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Underestimating managerial time

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Question: Our manager consistently underestimates the length of time it will take to complete work. This affects my colleagues and me on a number of levels: 1. The manager is regularly late for meetings, and meetings with the manager generally go much longer. 2. The manager rarely answers questions or completes her own work on time. 3. The manager promises too much to clients and insists that the rest of us in the office stop what we are doing so we can try and meet unrealistic deadlines at the last minute. 4. The manager routinely questions others’ time estimates for both minor tasks and major projects. This has, on occasion, resulted in disputes. Is there any way for an office or an individual to assist someone to become more realistic? One thing I have done in regard to # 4 is outline all the projects, tasks and meetings I have on the docket when I am setting a deadline, so the manager knows what is happening, and we agree on the deadline. This has been somewhat successful, but I find it frustrating. It is also embarrassing, especially in meetings. I also find it difficult to quickly list all my priorities. Thank you for any suggestions you can give me!  -- Discouraged in Vancouver, B.C.


Sounds like you need a new manager. Or at least they need some serious time management classes. That aside, what you are doing is probably the best thing you can do. Keep yourself extremely organized so you know what you have on your plate and give yourself enough time to accomplish it so that the manager knows what time may or may not belong to them is good. I don't know if this would work or not and the concept might be totally off the wall, but have you thought about an intervention? Do you get the opportunity to evaluate your manager? If so, that would be a good time to bring up the time management issue. But really, time management is always something people should/can work on to improve.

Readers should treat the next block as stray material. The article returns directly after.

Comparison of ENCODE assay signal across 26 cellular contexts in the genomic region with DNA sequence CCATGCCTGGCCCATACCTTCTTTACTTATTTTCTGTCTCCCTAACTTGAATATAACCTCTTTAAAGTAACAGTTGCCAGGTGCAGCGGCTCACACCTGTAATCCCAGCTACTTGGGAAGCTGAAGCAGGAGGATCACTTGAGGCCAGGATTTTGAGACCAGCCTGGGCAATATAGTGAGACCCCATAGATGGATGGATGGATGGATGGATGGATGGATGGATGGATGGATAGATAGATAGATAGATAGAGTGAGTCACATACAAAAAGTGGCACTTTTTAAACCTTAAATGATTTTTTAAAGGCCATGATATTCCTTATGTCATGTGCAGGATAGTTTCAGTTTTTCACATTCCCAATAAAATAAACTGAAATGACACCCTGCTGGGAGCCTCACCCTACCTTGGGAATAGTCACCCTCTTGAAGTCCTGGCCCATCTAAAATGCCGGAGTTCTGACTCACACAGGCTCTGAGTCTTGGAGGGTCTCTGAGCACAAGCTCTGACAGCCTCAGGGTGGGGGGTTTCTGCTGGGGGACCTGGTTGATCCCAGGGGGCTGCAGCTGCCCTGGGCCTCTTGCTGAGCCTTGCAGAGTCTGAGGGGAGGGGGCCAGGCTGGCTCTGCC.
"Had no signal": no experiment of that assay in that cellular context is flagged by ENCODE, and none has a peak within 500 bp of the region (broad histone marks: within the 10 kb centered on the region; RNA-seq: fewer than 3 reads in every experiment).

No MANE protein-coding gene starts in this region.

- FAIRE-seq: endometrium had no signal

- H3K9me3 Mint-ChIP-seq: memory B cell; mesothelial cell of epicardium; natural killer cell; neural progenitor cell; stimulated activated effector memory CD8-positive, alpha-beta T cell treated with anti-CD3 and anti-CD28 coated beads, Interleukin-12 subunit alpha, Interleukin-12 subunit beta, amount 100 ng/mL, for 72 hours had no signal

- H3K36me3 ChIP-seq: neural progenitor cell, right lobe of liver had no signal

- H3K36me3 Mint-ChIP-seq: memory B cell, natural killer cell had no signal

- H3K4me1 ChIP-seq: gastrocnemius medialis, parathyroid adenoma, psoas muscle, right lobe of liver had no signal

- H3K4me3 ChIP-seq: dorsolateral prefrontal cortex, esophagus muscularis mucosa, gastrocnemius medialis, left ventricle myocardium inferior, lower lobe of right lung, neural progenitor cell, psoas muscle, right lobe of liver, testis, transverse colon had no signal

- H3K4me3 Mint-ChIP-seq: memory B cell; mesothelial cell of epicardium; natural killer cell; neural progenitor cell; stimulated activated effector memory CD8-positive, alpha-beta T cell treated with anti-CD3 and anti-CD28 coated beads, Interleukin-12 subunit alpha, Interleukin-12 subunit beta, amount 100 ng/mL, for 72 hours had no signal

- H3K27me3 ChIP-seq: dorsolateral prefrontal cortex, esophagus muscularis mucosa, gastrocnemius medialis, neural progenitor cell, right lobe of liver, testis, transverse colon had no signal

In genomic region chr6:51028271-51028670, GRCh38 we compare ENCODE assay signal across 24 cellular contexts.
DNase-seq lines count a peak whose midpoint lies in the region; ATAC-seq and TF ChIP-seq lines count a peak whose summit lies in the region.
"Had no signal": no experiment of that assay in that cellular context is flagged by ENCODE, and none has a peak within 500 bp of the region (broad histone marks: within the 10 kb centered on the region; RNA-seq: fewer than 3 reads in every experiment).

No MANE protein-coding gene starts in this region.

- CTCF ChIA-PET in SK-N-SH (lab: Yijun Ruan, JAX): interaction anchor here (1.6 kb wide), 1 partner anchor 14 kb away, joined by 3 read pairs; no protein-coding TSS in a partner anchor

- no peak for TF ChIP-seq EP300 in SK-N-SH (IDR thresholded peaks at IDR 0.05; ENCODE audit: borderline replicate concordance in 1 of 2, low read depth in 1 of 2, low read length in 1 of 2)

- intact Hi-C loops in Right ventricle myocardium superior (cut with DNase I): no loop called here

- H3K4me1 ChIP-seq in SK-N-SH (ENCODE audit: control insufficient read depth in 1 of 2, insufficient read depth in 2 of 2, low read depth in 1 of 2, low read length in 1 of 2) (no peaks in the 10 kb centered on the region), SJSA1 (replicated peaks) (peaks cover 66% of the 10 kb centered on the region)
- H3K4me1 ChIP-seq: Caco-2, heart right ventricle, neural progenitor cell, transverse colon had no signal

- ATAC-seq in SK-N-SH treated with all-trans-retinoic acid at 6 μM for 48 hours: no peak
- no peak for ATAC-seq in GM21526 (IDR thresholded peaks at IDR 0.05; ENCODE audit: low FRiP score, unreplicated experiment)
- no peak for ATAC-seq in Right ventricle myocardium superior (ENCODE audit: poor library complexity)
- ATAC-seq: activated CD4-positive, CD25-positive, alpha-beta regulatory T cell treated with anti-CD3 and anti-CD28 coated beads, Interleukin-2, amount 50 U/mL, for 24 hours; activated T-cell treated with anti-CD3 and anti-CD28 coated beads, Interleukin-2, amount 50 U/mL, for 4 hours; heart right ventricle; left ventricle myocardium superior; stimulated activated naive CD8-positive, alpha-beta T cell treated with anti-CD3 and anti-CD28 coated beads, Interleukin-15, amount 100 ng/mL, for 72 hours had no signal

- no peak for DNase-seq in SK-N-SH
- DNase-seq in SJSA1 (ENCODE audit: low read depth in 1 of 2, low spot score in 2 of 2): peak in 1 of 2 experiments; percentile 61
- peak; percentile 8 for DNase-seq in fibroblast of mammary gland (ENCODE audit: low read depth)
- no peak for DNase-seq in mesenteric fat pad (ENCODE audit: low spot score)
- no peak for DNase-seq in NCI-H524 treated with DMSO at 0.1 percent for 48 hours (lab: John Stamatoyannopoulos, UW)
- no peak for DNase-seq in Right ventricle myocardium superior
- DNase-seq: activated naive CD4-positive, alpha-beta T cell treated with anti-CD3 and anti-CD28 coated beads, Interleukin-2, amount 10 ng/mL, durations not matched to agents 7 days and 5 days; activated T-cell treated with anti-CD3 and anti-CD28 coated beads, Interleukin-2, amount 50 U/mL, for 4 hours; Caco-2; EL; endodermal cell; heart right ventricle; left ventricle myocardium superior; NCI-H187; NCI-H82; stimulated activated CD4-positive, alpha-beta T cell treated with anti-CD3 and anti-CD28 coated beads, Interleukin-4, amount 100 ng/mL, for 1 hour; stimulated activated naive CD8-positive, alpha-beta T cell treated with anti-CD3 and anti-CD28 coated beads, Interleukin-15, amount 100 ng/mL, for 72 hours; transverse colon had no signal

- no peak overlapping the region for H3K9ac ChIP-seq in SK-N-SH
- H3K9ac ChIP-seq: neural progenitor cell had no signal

This sounds like my boss!

This has been a serious issue in the past, I had a meeting with my boss and explained that poor planning makes for the 7P's. I think the most constructive item was that if our presentations lack time to proof, and have several sets of eyes read and read again, that the company would look unprepared and unprofessional. The next question was why would anyone want to hire our company if we came to the meeting with an unprepared presentation.

My boss took this to heart and has never given me another presentation without the time to do the job properly.

I hope this is helpful!

When feeling 'overwhelmed' because there is too much to handle and never enough time- is I go through exactly what I need to get done and make detailed lists. Then I arrange a meeting with my boss and go over what is necessary to do ASAP and what can wait. This way they know what you are dealing with and because you have presented the issue at a meeting your boss can't ignore you. As for meetings, as a manager myself, I knew that our meetings were going way too long so at one meeting I put it on the agenda 'basic meeting guidelines' and basically explained that the meetings were for topics on the agenda, only managers were presenting and unrelated questions can wait until the next business day. I also put a time limit next to each topic on the agenda so we could all try to stay 'on-time' with the agenda. They both have seemed to help.

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